The Aunties are Listening
Guest Curated by Tanya Harnett
April 20, 2018 - May 30, 2018
“To be born Indian is to be born political.”
– Elijah Harper
Aunties are on the frontlines. They carry forward our complex history, the wisdom of survival and the fortitude to protect the future. Indigenous women play a central role in community. They are the nurturing sage and the matriarchs we look to for sound advice. The Aunties are Listening exhibition celebrates the resilience of women who have given way for change. The artists celebrated in this exhibition are Christi Belcourt, Rebecca Belmore, Joane Cardinal-Schubert, Rosalie Favell, Faye HeavyShield, Jane Ash Poitras, Lauren I. Wuttunee and those men that honour women: George Littlechild, Kimowan Metchewais and Isaac Murdoch.
Aboriginal women play a strong role in the Canadian epoch. Ignored, stereotyped and victims of violence, Aboriginal women are marginalized by mainstream Canadian culture. The news media reports on the issues of murdered and missing Indigenous women, the untimely deaths of our youth, the outrageous number of children subjected to the ‘Indigenous Child Welfare’ system— a figure that outnumbers the victims of the residential school system. Often on the front lines are our aunties, they mentor us, they guide us, feed us and give us direction in these troubled times. As Indigenous lawyer and historian Sharon Venne, reminds us ‘women never put pen to treaty’ and it is the Indigenous women’s resilience that keeps us strong.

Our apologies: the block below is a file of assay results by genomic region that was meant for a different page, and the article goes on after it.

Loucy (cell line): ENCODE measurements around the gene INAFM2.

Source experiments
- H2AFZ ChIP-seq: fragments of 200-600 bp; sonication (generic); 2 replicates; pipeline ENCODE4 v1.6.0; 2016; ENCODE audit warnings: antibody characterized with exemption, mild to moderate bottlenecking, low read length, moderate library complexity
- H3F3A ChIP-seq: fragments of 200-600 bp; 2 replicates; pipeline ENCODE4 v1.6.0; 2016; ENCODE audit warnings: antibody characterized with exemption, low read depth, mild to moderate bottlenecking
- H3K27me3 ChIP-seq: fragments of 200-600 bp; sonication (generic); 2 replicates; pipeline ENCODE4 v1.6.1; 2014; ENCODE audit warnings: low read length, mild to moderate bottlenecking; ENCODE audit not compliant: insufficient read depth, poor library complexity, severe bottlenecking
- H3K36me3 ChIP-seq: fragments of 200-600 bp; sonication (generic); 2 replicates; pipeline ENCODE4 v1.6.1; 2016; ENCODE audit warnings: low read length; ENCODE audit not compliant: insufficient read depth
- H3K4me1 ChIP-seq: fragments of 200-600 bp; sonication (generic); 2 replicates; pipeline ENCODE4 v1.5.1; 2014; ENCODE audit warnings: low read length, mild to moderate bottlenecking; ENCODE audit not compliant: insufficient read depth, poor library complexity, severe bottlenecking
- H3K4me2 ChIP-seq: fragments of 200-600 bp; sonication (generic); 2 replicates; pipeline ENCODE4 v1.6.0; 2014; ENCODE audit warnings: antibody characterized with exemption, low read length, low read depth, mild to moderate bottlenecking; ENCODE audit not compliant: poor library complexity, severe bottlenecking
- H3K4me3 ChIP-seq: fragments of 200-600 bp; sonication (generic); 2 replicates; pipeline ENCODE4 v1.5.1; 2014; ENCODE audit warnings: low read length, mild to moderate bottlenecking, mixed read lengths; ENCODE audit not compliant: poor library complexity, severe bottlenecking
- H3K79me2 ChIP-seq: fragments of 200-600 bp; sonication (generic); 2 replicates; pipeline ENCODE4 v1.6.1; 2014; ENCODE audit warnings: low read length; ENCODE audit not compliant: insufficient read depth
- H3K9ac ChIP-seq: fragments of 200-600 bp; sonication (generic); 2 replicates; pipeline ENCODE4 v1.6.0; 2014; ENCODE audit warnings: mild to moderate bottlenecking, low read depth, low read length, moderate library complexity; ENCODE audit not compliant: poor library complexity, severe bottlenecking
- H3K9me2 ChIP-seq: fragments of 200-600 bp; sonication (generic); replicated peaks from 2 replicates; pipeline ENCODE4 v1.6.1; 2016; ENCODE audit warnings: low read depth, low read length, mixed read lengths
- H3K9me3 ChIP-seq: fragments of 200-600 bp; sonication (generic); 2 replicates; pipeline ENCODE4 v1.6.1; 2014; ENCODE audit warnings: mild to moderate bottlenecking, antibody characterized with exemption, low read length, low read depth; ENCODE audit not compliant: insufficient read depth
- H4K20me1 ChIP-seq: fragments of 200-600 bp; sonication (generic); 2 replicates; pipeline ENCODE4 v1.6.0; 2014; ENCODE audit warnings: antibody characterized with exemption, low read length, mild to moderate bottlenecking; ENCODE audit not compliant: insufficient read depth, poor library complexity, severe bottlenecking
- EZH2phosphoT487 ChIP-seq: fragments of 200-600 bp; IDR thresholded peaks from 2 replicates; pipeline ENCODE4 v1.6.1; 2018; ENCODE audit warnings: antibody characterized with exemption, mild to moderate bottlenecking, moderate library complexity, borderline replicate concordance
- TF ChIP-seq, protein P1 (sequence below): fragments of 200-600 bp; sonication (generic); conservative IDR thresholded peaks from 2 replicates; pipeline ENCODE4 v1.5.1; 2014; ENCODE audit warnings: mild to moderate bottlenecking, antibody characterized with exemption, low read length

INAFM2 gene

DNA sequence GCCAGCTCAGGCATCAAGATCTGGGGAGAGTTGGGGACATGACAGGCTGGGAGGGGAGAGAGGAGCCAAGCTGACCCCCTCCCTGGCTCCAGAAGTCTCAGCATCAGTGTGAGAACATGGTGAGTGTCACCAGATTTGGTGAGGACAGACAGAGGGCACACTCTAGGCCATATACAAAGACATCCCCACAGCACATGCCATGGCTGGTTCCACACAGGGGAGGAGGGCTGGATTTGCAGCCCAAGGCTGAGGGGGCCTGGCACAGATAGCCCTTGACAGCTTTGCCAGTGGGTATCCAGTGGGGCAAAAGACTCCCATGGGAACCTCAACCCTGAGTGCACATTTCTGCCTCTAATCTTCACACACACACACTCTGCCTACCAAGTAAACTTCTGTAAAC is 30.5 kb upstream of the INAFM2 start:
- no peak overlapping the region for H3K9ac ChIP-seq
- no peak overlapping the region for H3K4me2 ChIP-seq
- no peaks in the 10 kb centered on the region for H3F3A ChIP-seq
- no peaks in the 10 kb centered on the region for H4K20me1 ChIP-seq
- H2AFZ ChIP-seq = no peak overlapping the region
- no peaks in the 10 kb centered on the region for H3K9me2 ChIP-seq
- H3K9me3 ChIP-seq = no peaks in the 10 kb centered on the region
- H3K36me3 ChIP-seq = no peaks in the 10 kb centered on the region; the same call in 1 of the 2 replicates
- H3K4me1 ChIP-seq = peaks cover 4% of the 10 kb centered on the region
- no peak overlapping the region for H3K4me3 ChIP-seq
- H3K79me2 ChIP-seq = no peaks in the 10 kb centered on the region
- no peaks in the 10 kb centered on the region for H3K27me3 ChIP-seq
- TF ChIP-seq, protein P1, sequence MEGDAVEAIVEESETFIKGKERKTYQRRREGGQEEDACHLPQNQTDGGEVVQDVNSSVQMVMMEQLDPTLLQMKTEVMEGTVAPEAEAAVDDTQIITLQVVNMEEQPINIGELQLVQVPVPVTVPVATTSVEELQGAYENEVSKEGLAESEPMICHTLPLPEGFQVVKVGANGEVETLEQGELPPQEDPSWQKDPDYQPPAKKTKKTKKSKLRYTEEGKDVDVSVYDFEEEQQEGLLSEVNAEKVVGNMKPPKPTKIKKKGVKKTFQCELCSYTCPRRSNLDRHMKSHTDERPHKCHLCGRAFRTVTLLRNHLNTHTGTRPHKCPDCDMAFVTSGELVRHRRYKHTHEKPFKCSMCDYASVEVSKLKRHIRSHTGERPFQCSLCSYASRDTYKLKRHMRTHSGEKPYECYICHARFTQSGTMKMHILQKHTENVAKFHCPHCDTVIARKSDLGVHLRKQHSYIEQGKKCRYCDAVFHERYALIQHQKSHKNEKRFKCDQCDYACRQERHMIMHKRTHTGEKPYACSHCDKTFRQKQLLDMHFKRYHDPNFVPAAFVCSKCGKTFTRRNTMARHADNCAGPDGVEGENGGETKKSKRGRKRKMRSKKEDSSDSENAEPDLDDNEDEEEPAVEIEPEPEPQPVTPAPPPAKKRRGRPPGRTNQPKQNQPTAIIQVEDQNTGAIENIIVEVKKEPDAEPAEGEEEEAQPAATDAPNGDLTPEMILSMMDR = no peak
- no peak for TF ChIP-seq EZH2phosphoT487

The artwork exhibited here comes from the former Alberta Indian Arts and Crafts Society collection now housed at the Department of Indigenous and Northern Affairs Canada – Indigenous Art Centre. This collection was rescued by the artists included in this show. It is intended that this work will sleep until an Indigenous gallery is formed.